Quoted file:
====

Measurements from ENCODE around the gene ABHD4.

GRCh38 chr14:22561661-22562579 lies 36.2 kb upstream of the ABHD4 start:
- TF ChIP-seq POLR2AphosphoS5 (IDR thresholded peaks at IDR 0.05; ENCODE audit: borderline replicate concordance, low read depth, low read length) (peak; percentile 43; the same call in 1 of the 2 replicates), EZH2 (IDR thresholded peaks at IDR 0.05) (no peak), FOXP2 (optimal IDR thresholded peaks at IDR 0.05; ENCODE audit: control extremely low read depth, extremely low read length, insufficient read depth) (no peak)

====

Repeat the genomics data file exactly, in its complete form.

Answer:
Measurements from ENCODE around the gene ABHD4.

GRCh38 chr14:22561661-22562579 lies 36.2 kb upstream of the ABHD4 start:
- TF ChIP-seq POLR2AphosphoS5 (IDR thresholded peaks at IDR 0.05; ENCODE audit: borderline replicate concordance, low read depth, low read length) (peak; percentile 43; the same call in 1 of the 2 replicates), EZH2 (IDR thresholded peaks at IDR 0.05) (no peak), FOXP2 (optimal IDR thresholded peaks at IDR 0.05; ENCODE audit: control extremely low read depth, extremely low read length, insufficient read depth) (no peak)